Desire: Subject, Sexuation, and Love

Have you ever wondered what makes you wake up in the morning? Why not just lay down, stay, and eventually disappear? What is the wanting, the energy, and the grace of liveliness? Desire is at the core of liveliness, and this book explains why it is so. Desire is much more than a mere appendix to love, sex, or our craving to have the latest fashion item. It is what allows the most personal and unique expression of each of us.

Desire: Subject, Sexuation, and Love is a work of gratitude to the Lacanian tradition and feminist philosophy. It creatively uses the story of “The Little Mermaid” by H.C. Andersen, art, and popular culture to explain the complex landscape of desire and its relation to love and sexuation. Much of the criticism toward psychoanalysis from gender studies and poststructuralism is based on a superficial reading of Jacques Lacan. Desire: Subject, Sexuation, and Love provides a rigorous and clear analysis of Lacanian subjectification and sexuation, elucidating their relationship to the nature of desire and love, and contributing to modify simplistic and erroneous interpretations.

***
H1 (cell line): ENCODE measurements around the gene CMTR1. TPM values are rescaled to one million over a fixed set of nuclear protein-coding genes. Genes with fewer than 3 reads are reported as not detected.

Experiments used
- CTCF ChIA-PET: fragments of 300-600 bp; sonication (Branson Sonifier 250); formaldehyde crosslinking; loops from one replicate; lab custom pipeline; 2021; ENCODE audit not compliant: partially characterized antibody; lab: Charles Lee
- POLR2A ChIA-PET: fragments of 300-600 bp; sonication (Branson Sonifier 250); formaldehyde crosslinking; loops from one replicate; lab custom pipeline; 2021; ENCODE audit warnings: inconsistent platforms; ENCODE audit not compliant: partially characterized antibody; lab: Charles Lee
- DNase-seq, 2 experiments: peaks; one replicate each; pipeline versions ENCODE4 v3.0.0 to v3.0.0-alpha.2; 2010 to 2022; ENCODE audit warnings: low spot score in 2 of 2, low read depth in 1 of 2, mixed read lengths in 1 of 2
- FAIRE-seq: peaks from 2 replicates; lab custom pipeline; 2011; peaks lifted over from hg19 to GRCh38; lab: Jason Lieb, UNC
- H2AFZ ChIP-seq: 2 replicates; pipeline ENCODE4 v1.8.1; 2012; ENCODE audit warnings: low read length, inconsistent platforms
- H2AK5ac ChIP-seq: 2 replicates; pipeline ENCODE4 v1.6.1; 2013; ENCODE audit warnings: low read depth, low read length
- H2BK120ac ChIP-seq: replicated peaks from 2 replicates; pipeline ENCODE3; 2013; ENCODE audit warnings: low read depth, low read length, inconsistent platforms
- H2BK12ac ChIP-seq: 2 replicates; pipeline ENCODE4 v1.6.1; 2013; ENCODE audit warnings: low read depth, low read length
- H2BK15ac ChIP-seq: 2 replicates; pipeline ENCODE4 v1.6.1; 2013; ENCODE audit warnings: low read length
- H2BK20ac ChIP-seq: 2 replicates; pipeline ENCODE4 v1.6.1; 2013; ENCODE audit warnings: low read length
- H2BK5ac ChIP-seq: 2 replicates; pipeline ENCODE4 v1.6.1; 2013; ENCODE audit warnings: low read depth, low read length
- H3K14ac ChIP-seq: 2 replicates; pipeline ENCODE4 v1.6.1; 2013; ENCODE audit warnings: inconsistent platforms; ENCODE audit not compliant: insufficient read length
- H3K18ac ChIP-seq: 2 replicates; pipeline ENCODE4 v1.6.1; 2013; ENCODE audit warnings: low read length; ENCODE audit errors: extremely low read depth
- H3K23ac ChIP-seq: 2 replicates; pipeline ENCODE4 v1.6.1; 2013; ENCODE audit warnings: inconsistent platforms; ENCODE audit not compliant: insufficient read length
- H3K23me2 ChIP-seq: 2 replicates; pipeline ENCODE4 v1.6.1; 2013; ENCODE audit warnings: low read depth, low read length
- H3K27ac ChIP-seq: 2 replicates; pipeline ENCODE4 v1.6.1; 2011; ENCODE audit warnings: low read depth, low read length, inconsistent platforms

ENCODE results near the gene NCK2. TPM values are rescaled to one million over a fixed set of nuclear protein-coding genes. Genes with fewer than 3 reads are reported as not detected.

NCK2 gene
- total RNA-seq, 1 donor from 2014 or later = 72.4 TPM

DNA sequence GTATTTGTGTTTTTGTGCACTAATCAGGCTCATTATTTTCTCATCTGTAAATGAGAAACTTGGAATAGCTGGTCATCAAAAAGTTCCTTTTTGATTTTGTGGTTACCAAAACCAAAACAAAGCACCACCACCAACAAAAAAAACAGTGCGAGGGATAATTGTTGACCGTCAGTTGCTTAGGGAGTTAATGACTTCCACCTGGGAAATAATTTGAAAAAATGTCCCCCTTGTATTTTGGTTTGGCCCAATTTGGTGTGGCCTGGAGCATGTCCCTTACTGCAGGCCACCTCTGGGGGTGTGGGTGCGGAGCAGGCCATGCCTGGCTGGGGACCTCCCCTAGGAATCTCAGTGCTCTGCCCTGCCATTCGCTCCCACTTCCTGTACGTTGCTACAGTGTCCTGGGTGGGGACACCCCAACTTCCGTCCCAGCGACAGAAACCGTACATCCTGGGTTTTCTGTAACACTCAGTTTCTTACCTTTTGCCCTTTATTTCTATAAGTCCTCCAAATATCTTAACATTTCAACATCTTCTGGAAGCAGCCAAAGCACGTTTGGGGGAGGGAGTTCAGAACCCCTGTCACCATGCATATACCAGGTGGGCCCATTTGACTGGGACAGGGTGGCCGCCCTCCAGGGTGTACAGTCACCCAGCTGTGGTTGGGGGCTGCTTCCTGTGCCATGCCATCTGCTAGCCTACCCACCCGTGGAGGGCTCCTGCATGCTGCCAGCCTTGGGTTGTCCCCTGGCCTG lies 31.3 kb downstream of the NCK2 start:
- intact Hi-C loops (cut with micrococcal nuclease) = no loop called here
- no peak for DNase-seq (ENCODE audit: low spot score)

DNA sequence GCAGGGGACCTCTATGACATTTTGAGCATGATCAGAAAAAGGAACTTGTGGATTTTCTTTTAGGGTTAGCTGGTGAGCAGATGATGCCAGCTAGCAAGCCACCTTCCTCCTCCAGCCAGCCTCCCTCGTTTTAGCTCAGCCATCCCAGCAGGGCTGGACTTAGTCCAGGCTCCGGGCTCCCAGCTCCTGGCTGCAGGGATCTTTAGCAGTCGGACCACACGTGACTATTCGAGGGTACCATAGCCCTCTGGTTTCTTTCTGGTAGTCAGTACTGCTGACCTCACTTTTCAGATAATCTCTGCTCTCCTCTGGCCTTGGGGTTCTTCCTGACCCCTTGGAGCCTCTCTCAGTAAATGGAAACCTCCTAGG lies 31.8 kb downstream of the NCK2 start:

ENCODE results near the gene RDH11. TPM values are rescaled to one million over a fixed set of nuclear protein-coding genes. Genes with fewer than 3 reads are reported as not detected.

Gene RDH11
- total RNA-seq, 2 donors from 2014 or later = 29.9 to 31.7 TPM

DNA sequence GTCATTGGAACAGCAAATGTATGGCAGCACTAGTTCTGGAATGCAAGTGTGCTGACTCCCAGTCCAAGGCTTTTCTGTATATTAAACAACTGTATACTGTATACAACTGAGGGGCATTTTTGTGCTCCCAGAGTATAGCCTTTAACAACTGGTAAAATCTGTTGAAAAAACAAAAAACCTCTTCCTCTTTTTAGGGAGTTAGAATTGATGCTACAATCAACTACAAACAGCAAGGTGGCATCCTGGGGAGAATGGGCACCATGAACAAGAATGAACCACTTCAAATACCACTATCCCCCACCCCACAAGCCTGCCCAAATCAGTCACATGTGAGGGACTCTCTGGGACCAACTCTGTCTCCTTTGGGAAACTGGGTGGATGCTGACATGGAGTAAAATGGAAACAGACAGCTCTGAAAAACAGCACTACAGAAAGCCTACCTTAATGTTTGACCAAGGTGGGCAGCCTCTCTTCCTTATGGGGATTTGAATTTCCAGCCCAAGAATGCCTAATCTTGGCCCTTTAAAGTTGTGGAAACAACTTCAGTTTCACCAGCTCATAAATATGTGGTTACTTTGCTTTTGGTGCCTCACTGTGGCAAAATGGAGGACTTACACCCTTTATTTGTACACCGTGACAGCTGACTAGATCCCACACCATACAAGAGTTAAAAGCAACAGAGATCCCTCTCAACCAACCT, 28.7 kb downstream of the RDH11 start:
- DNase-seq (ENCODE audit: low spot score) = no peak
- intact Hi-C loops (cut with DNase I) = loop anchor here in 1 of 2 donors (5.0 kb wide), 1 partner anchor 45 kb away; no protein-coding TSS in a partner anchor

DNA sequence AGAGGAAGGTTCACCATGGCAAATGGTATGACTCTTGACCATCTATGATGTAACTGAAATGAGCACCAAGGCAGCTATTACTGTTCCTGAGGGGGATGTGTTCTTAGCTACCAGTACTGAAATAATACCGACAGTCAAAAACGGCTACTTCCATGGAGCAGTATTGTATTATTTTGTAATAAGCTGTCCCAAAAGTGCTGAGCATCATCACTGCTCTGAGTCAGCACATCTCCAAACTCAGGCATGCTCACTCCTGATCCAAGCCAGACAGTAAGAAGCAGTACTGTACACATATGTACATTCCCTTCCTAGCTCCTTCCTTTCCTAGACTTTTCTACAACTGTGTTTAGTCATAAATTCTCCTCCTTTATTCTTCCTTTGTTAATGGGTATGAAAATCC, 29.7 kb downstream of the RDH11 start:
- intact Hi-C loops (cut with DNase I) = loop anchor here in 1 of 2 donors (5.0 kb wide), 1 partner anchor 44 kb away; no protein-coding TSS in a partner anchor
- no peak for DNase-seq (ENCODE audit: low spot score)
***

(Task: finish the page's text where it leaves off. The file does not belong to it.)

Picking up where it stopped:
This book is essayistic and poetic philosophy. Ana María Munar plays with genres and uses psychoanalysis, philosophy, literature, biography, poetry, and art. As the reader enters the second part of the book, the focus on Lacanian theory recedes, creating a space that is more paradoxical and multiple. Such experimentation opens the text and its possible associations and interpretations. Munar applies creative form as an expression of critique, transforming the understanding of desire and love.